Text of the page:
The Cushendun Caves are over 400 million years old. Found along the Antrim coastline, near the cosy village of Cushendun, they look out over the stony beach and the turbulent sea. In Westeros, these caves are the site of a dark crime. This is where Melisandre summons her shadowy demon beneath Renly's Camp, in order to murder Stannis' brother in the name of the Lord of Light.

If you have more time, call into the Corner House in Cushendun town for a warming lunch to refuel after a morning of exploring the caves.


Watch out – Murlough Bay is home to slavers! This stunning stretch of shoreline along Northern Ireland's Causeway Coastal Route is where Tyrion Lannister and Jorah Mormont ran afoul of slavers on their way to Meereen. With views out towards Rathlin Island, see if you can spot the Scottish Islands lying in the North Channel.

Take in the breathtaking vista at the Fair Head crag where you can gaze out over the stormy North Sea and look back across miles of verdant green countryside.


Set sail across the seas, and prepare to come in to contact with some of the most fearsome people in Westeros. Ballintoy Harbour, a picturesque port nearby the town of Ballintoy, is also known as Pyke – the home of the infamous Ironborn. This is where Theon Greyjoy arrives in the capital of Lordsport after his many years away as Ned Stark’s vassal. Nearby, Ballintoy Beach is where Euron Greyjoy is drowned to become the king of the Iron Islands.

Don't miss swinging out over the open ocean at the Carrick-a-Rede rope bridge. Erected by fishermen more than 350 years ago, a flourishing fishing industry existed here until the 1960s.


Can you imagine anything more terrifying than fleeing from the Lannisters? But that's just what Arya Stark did, as she escaped down the Kingsroad alongside the Night's Watch. The Dark Hedges provides a superb backdrop for Arya's flight – the beech trees, with their twisting trunks and rustling canopy far above, are over 200 years old. Walk this legendary road, and transport yourself to the Seven Kingdoms.

If you have more time, at the very end of the hedges lies Gracehill House – call in for dinner and a drink, and see another of the Game of Thrones® doors, commemorating Bran's transformation into the Three-Eyed Raven.


The coast of Dorne, the beaches of Dragonstone and the lair of a Lannister fugitive – you'll find all this and more in Northern Ireland.


Two miles of golden sands and gentle lapping waves – that's Portstewart Strand. It was here among the huge sand dunes and clumps of grass, that Jaime and Bronn found themselves captured by Dornish soldiers on the coast of Sunspear, and where Ellaria and her Sand Snake sisters conspired to start a war with the Lannisters.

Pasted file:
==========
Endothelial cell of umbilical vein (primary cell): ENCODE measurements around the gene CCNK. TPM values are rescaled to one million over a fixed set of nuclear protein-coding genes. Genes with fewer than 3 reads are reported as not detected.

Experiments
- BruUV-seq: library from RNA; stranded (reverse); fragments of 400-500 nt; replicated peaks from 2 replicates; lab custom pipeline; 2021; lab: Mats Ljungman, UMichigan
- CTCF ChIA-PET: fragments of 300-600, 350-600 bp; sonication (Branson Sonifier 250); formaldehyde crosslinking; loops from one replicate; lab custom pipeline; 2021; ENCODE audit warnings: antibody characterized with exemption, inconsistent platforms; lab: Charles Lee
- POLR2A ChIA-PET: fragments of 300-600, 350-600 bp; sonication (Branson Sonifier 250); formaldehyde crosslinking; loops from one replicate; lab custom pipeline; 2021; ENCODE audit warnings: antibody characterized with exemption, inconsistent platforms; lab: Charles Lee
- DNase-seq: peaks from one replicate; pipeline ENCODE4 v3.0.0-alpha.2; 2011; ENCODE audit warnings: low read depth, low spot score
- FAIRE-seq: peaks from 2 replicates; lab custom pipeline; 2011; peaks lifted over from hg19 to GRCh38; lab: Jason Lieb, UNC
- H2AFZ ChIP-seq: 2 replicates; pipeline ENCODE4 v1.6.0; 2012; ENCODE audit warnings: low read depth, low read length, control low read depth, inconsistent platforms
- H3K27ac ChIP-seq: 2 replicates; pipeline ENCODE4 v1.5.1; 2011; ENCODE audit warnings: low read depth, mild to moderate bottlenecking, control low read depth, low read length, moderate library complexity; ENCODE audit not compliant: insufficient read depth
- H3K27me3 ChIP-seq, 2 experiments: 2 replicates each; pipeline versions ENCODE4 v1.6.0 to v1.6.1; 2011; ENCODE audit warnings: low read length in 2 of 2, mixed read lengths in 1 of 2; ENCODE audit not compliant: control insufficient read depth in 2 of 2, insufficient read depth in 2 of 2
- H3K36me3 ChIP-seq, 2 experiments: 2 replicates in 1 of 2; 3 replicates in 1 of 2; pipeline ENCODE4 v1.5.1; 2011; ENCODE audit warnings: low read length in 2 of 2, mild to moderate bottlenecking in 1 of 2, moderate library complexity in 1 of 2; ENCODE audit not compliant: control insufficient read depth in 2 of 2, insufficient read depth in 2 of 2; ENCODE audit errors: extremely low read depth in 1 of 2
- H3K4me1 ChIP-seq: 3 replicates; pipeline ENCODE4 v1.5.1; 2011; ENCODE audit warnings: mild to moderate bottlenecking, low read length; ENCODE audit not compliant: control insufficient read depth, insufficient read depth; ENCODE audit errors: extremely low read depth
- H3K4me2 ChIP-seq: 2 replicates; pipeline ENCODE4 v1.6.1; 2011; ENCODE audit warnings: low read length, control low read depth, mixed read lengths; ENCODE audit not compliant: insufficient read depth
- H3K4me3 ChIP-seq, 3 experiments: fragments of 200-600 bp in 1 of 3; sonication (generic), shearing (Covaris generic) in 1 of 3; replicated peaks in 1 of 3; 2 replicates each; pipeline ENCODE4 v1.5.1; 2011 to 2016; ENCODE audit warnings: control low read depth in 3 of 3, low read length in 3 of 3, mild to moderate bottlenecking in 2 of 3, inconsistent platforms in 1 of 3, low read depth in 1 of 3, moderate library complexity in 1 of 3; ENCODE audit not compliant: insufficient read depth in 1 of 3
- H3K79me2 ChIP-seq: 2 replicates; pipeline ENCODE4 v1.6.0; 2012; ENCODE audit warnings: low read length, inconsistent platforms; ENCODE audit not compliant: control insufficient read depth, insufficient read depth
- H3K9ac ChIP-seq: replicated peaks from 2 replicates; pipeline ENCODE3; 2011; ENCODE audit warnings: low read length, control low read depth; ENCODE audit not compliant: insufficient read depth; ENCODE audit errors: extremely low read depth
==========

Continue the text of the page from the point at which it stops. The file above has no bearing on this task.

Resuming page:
Get yourself to Harry's Shack in Portstewart – this Georgina Campbell favourite is the perfect place to dine on delectable seafood while you gaze out over the sun-dappled ocean.


Downhill Beach is a stretch of spotless white sands, overlooked by Mussenden Temple, a replica of the Temple of Vesta in Rome. Here, tourists and locals alike converge to watch surfers take on the waves. But this immaculate beach has a darker side – this is where Stannis Baratheon rejects the seven old gods of Westeros. He is proclaimed as the champion of the Lord of Light by Melisandre, and enters Dragonstone into the War of the Five Kings.

Keep your eyes peeled – dragons abound in Binevenagh! This mountain is where Daenerys and her dragon Drogon find refuge in the Dothraki Grasslands after they flee the fighting pits of Meereen. The mountain itself marks the very edge of the Antrim plateau, looking out over County Armagh and County Londonderry. Walk the trail, and take in unparalleled panoramic views that stretch for miles – on clear days, you can even make out the west coast of Scotland in the distance.


Through the tangled woods and behind a gushing waterfall, Pollnagollum Cave in County Fermanagh is part of the Marble Arch Caves Global Geopark. Traverse the Belmore Forest trail, and visit the cave where the Brotherhood Without Banners shelter from the invading Lannister forces. Arya, Gendry and Hot Pie are captured by the rag-tag group as they try to reach Riverrun, and in the darkness of this cave, Sandor Clegane faces his trial-by-combat against the fearless and immortal Beric Dondarrion...